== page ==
Arizona Geological Society

Jamie Molaro presents Thermal Stress Weathering in the Inner Solar System

  • 05 Aug 2014
  • 6:00 PM - 9:00 PM
  • Sheraton, 5151 E Grant Rd. (& Rosemont), Tucson AZ 85712


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Thermal Stress Weathering in the Inner Solar System

by Jamie Molaro, PhD candidate at the University of Arizona’s Lunar and Planetary Laboratory

Abstract:  Thermomechanical processes such as fatigue and shock have been suggested to cause or contribute to rock breakdown on Earth, particularly in arid environments where other weathering processes are slow. The formation and propagation of microfractures in rocks can occur due to expansion and contraction caused by changes in temperature, and by mismatches in thermal expansion behavior of adjacent mineral grains. Debate over the efficacy of this process began nearly a century ago, and has recently become an area of renewed interest, particularly in the planetary science community. Airless bodies may provide an environment uniquely suited to this process, as they may experience larger diurnal temperature ranges and/or rapid rotation rates. Understanding where in the solar system thermomechanical breakdown may occur has important implications for regolith production rates, surface ages and crater degradation rates, and landscape evolution over time. It may also provide invaluable information for future human exploration endeavors. I will present research exploring thermoelastic behavior of rock surfaces throughout the inner solar system (particularly the Moon, Mercury, and near earth asteroids), and discuss the implications for rock breakdown and landscape evolution on these bodies.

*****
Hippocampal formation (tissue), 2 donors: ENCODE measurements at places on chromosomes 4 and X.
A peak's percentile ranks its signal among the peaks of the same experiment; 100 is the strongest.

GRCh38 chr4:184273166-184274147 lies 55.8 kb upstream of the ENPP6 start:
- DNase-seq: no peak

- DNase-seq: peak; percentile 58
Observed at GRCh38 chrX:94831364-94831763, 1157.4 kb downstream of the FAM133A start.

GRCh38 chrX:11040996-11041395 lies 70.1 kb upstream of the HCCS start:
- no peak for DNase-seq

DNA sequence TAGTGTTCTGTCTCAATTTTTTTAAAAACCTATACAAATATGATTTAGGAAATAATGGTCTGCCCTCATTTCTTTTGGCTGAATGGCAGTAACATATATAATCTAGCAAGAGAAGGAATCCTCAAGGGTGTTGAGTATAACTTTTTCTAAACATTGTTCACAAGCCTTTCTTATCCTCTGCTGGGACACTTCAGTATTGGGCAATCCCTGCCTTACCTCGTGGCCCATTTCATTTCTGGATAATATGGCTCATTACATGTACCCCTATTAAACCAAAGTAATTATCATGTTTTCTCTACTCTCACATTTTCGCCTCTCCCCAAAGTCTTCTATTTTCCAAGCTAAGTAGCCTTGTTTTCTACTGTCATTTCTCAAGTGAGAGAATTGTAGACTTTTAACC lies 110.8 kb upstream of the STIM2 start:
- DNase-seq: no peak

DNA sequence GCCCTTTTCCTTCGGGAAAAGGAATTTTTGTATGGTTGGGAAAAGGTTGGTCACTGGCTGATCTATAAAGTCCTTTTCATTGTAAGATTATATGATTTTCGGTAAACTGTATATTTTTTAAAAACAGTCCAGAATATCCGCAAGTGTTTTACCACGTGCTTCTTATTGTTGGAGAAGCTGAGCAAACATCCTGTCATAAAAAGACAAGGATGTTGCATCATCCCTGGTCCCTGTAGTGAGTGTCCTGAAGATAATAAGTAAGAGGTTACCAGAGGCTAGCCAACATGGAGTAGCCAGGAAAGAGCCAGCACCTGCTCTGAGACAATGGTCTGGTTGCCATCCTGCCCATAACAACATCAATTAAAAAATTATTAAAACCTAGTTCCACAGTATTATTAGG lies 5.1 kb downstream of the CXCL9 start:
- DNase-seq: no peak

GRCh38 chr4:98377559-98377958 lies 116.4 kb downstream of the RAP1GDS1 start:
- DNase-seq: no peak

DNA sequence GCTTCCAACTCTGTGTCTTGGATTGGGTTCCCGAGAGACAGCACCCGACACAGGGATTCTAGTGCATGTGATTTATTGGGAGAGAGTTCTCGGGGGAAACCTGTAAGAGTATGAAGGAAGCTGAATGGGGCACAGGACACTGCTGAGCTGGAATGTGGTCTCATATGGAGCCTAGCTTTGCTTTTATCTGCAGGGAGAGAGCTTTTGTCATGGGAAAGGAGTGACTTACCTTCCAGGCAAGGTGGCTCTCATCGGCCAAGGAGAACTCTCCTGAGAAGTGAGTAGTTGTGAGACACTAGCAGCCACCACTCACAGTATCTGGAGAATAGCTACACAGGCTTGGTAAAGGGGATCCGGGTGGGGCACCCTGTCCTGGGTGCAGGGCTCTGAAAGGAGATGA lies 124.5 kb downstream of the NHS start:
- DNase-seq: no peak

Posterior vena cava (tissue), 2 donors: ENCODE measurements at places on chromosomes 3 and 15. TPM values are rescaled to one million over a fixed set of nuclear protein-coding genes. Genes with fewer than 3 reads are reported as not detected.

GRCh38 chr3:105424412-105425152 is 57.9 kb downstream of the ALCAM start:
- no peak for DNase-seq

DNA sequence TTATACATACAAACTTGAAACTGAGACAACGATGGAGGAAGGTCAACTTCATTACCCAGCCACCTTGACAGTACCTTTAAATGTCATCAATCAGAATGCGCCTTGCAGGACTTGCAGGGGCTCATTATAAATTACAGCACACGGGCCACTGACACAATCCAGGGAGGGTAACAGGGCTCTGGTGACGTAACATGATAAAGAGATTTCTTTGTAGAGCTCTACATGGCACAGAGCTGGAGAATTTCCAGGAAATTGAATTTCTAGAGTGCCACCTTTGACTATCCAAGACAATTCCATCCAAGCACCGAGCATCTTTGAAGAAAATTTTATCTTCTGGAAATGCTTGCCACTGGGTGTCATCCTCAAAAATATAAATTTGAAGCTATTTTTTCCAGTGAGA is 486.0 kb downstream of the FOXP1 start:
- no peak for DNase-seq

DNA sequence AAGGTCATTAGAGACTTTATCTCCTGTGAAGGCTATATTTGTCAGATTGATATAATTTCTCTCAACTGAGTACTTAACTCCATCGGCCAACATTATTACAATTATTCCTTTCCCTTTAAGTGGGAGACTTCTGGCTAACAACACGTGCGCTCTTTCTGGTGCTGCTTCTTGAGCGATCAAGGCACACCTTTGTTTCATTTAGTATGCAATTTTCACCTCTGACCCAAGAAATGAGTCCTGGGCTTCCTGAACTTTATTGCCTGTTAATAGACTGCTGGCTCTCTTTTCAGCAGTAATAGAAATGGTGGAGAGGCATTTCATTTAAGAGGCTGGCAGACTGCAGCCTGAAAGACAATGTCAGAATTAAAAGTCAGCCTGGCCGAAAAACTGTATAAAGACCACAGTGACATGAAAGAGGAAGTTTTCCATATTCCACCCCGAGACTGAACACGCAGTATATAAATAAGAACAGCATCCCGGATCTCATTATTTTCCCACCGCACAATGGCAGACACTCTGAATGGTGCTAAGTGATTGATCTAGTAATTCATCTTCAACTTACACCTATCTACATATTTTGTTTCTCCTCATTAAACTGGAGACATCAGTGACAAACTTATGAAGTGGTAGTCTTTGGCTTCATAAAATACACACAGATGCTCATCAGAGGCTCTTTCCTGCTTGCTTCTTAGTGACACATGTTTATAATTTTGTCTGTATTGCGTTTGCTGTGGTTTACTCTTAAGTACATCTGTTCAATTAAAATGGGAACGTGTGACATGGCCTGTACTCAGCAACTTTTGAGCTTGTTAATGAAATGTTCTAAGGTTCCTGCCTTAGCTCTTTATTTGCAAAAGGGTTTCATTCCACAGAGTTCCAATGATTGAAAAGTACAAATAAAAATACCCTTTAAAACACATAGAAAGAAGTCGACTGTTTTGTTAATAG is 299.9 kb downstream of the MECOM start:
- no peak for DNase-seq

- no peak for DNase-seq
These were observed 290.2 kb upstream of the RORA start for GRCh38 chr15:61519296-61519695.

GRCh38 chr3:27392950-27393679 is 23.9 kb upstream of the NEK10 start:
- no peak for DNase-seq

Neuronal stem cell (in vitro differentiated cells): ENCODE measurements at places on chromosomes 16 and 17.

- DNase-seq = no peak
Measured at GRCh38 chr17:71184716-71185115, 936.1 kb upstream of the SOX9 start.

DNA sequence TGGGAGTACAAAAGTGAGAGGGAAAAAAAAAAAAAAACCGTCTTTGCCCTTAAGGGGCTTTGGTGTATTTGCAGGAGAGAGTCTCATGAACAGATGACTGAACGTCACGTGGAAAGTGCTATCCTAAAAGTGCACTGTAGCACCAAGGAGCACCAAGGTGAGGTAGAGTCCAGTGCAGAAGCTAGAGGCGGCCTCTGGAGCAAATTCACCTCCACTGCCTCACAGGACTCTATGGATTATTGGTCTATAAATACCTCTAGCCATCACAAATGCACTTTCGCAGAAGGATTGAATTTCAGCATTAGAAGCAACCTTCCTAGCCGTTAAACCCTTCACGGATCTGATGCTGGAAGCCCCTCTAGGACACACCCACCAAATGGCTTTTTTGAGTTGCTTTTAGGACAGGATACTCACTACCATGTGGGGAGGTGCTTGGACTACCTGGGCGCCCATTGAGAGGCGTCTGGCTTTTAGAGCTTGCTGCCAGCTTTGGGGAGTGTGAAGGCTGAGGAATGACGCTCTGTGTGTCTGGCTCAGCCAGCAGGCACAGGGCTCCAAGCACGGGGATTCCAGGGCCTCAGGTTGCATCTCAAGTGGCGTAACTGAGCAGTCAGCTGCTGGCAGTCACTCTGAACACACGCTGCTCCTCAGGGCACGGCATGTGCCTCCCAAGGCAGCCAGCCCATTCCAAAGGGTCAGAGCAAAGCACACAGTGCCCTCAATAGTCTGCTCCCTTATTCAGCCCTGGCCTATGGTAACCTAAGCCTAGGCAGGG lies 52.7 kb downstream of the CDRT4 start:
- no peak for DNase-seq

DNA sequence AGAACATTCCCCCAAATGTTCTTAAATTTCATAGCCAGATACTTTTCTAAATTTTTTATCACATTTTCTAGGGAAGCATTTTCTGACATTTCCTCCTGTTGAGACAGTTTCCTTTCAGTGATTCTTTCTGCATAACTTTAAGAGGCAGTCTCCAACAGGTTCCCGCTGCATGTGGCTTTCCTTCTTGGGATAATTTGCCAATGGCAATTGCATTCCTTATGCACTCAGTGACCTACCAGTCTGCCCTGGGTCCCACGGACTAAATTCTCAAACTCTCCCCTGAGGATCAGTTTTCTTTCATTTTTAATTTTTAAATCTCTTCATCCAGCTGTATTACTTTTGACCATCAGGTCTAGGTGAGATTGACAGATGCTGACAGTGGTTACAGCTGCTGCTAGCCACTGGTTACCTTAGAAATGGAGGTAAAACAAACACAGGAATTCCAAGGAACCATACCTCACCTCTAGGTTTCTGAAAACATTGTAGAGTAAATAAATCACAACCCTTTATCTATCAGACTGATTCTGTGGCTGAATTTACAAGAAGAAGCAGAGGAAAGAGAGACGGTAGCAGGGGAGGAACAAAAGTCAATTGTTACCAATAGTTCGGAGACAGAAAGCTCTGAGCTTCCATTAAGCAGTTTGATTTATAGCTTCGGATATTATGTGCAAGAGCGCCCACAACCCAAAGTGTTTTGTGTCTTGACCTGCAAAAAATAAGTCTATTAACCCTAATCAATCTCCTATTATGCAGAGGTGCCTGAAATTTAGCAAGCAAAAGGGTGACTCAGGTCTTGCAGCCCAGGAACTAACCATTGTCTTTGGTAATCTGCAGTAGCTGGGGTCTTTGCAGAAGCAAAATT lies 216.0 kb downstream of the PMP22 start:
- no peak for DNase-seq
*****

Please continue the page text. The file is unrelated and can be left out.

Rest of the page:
Bio:  Jamie Molaro was raised in Grass Valley, California, located in the foothills of the Sierra Nevada Range. She did her undergraduate studies at San Francisco State University in Physics from 2004 until 2009.  Before moving on to graduate school,  she worked as a research assistant at the NASA Ames Research Center.

Jamie Molaro is presently a PhD candidate at the University of Arizona’s Lunar and Planetary Laboratory. In addition to research, she organizes the department’s annual Art of Planetary Science art show, and is teaching a course called Intro to Planetary Science for Teachers. Her research interests include thermomechanical surface processes, weathering in desert environments, and fluvial erosion processes on Earth and Titan. Tonight’s talk is the subject of her thesis research.

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